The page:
“I’m simple. I’m grateful. I’m not greedy and I’m not always looking for something better.”

He studied his cigar for a while as he absorbed my words. I studied him. 6 foot tall, broad shoulders, a kind bearded face, sitting in his chair supremely confident and present in the moment. I was beaming with pride.

Once, he was my most difficult child. We just didn’t click. He was surly, argued with me about everything, we had nothing in common. I went to bed so many nights feeling a failure as his father. I dedicated myself to fixing it, finding common ground. It seemed like it was overnight, of course it wasn’t, that we suddenly clicked. We listened to the same music, binged the same shows and movies on Netflix, we started to have the most amazing conversations. Like this one.

“Dad, how old do you have to be before you have wisdom?”
“It depends on how much you’ve lived your life, I guess.” I paused to hit off the cigar. “Live hard, make mistakes, crash and burn a few times, take a few risks and you will learn enough to earn wisdom. If you don’t live your life, you won’t . But, if you’re open to it, you can benefit from the wisdom of others.”
“So wisdom is earned. I’m only 19 but I feel that I have wisdom.”
“You know life lessons by watching me fuck up a million times. It’s a cautionary tale, not wisdom.”
“ I think I have it. But ok.”
“Kid, it’s not an insult and I’m not disagreeing with you. There’s a saying,’youth is wasted on the young.’”
“What does that mean?”
“It means that when you are young, you don’t know how great it is to be at that stage of your life. Free, unencumbered with good health and opportunities ahead of you. It is only when you are older when you appreciate those things. Some of those mistakes you made when young taught you how to be a good adult”.
“Examples?”

I explained to him that I learned to take whatever beer someone offers you after I insulted my father’s friend by complaining about the beer he gave me. My father was so pissed I never did it again.
I learned to not look over the fence for greener grass after I walked on my neighbor’s ultra-green patch of grass only to sink ankle-deep into a leaking septic system.I learned fidelity after trying to date two girls at one time. I lost a girl that may have been the one.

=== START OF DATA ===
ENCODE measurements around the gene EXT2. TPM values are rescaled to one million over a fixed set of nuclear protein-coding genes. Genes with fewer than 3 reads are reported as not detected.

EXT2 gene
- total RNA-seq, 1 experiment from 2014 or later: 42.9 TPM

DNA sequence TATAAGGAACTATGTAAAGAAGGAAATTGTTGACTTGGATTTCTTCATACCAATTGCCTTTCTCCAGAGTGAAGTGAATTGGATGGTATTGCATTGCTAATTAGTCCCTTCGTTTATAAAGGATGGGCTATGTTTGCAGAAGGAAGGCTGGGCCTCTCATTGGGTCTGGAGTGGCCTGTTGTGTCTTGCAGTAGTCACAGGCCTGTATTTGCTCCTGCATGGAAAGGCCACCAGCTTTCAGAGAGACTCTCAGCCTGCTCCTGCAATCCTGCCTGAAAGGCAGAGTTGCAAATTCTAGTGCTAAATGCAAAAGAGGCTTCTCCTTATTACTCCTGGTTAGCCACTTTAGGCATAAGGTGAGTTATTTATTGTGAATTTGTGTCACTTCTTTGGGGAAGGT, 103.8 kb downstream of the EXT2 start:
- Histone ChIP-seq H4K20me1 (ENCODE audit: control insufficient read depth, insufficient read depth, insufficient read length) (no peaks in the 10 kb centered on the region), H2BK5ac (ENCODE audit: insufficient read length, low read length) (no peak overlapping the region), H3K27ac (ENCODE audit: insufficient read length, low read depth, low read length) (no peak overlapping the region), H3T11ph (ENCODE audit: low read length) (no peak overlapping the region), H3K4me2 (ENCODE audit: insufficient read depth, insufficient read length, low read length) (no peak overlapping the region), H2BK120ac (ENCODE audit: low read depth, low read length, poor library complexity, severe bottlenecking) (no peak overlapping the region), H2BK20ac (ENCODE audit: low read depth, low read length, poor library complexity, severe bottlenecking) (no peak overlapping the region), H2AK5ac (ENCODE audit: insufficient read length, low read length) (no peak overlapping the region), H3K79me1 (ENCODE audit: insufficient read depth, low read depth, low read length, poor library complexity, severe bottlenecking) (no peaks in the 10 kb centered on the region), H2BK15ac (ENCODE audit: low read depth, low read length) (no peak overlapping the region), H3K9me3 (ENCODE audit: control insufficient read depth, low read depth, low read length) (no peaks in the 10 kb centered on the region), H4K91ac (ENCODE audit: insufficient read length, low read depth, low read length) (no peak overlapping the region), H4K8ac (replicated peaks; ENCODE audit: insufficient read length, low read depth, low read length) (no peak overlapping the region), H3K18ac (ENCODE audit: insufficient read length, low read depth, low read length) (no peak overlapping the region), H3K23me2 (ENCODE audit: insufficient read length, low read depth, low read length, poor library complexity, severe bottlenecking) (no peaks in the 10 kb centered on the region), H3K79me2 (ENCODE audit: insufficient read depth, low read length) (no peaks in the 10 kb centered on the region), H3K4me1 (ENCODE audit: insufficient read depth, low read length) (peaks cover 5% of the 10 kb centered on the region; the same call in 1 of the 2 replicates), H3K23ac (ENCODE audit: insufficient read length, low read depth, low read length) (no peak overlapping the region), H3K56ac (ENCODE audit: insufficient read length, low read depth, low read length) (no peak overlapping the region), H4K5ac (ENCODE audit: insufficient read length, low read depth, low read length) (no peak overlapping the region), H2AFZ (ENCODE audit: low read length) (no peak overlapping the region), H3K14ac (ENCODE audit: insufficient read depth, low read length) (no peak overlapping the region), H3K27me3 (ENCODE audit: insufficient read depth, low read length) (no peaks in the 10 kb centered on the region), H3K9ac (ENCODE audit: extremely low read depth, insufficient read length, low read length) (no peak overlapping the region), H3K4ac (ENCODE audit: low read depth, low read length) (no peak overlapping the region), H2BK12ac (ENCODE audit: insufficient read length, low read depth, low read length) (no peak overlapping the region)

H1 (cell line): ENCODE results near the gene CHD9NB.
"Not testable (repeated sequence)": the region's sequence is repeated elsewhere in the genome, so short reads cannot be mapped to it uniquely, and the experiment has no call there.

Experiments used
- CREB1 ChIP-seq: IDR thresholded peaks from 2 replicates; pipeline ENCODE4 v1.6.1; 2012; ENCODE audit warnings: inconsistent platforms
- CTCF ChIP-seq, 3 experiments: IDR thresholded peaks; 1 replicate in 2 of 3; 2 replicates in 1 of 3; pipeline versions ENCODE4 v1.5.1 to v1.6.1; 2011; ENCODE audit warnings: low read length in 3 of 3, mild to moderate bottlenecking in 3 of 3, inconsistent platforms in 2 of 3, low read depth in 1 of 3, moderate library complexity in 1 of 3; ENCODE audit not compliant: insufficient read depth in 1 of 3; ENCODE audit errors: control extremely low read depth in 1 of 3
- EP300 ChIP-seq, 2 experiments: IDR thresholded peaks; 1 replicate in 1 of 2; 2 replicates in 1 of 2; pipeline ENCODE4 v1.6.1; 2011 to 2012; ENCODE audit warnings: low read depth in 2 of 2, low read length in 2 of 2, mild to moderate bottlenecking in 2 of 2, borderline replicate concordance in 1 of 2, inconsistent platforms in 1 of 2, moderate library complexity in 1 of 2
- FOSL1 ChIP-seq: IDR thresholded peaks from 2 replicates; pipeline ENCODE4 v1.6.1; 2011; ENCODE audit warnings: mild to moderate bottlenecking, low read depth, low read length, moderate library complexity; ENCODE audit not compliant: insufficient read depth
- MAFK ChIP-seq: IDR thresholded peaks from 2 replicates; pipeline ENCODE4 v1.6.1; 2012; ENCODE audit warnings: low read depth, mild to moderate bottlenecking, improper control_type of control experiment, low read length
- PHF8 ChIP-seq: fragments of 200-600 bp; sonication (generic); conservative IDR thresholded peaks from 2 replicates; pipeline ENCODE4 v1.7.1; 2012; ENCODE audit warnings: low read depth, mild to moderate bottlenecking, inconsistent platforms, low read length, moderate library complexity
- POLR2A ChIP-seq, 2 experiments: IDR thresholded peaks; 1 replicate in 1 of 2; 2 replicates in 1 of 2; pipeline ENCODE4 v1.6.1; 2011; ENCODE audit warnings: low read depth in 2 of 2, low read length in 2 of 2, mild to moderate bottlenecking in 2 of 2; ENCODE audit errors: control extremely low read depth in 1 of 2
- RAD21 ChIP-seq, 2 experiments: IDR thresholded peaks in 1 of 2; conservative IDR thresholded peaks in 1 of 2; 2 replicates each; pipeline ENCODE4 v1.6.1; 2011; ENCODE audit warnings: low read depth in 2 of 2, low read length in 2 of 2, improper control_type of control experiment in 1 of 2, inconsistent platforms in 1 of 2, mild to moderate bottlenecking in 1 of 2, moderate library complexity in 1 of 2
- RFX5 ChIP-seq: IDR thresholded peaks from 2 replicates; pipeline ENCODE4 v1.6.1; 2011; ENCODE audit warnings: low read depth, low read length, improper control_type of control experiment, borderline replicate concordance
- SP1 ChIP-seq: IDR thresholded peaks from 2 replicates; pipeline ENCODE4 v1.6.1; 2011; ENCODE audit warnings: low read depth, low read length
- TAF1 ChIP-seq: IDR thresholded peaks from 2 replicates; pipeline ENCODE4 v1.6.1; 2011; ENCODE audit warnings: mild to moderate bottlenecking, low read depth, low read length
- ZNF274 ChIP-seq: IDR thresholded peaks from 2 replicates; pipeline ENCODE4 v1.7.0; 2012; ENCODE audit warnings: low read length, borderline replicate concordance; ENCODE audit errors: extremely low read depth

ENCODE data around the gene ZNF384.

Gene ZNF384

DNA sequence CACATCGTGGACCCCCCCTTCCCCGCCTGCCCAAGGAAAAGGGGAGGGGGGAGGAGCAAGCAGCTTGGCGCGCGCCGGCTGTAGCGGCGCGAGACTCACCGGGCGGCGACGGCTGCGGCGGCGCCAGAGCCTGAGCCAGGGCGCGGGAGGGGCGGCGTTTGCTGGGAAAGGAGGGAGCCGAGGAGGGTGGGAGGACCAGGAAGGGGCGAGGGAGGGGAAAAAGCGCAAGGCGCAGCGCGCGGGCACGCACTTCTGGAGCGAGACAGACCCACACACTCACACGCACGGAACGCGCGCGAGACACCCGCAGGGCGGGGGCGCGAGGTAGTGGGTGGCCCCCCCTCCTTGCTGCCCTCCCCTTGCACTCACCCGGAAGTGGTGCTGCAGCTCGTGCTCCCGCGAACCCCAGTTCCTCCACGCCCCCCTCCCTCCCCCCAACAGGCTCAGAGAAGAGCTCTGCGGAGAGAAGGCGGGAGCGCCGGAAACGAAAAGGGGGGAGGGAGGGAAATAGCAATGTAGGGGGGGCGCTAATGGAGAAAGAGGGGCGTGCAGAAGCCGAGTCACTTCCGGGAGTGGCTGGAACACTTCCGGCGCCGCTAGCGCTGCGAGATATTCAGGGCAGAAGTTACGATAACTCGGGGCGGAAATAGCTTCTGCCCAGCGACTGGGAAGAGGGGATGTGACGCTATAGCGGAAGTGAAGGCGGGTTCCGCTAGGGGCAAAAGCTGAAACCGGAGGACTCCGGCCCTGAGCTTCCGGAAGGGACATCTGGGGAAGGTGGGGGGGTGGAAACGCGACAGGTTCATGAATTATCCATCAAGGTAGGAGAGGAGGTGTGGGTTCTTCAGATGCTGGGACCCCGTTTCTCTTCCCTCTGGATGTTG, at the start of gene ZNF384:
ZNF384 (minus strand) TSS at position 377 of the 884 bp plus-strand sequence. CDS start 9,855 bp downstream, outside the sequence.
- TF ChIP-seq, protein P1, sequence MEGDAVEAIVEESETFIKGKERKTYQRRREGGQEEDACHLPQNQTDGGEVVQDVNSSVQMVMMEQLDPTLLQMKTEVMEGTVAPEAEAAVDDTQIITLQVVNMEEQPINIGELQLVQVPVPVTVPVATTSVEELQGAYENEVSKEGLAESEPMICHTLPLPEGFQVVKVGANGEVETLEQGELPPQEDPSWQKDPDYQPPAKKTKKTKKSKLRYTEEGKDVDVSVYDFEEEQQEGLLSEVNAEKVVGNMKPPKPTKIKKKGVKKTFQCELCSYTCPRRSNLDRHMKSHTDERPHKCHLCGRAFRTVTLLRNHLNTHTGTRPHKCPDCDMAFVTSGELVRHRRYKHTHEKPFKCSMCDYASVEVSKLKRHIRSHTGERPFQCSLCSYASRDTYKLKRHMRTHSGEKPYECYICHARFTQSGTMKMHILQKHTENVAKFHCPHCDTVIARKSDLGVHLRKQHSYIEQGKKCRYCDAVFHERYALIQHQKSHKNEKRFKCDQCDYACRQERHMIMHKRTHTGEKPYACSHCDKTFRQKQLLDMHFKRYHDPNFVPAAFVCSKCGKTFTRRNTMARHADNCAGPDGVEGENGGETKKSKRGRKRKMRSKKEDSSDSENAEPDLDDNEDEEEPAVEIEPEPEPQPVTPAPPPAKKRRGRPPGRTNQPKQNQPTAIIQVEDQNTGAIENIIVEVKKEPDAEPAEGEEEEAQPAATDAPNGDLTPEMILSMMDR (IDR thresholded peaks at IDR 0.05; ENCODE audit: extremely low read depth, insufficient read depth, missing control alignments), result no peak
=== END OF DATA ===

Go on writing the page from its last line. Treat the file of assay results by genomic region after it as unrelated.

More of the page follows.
I learned that a 20 dollar cigar tasted no better to me than a 2 dollar cigar. I don’t have a refined pallet and I shouldn’t pretend to.
I learned to value friendship when I became sick and most of my friends stopped calling me. I made new friends that were always there for me. They made me a better friend also.
I learned generosity and charity by hitting rock bottom, losing everything. I began to see everyone on the same level.
I learned gratitude when someone saved my life by donating an organ.
I learned to be a better father by crying myself to sleep in fear of my someday adult kids hating me.
I learned to be a better husband when I realized my wife no longer loved me.I learned not to kick the can down the road when I realized that I tried to save my marriage too late.
I learned that it is more important to seek respect than admiration.
I learned that telling the truth is always better after being caught in a lie.
I learned to appreciate each sunset after almost dying.
By the time I was done talking our cigars had burned down to a nub. He had sat and listened silently the whole time. His only response was,
“Wow.”
“Kid, I could go on forever but I won’t. You get the idea.”
“Not really, there was a lot of ideas there.”
“The idea is, you will learn some things by heeding the advice of one who knows. And you will learn other things by charging forward and living your life. Either way, you will learn how to be and how not to be. It’s a blueprint, not a prediction.”
“It’s complicated I guess” he said.
“Not really,” I said. “One day it will all become clear.”
“If you say so.”
“There’s one more thing I forgot to mention.”
“What’s that?”
“Make the most of each moment because you might not get another.” I stubbed my finished cigar in the ashtray. “I want to make the most of this one so get us another cigar. And grab a couple of beers while you’re in there.”
He smiled and pulled his lanky frame out of the low chair. “I’m 19, are you sure.”
“Carpe fuckin’ Diem, kid. I’m sure.”

I love this kid. He gets it. Isn’t that what we all want to say about our kids?

A Daughter’s love

I received a text from my youngest daughter late last night. We text almost every day and I always light up when I see that it’s her.

She told me that she has an English assignment to write a 20 sentence essay about a powerful moment in her life, and would I mind if she wrote about my last hospitalization. I joked with her, which one? It was a caustic joke, making reference to the many crises I’ve been through in the last couple of years. It wasn’t funny of course, my battles have had a real impact on my kids, one that I wish they never had to deal with. The last one, I’ve heard, was particularly bad. I have to rely on what I’ve heard because I was unconscious for 2 days.

I told her I was fine with it and asked her to email it to me. Here is what I opened.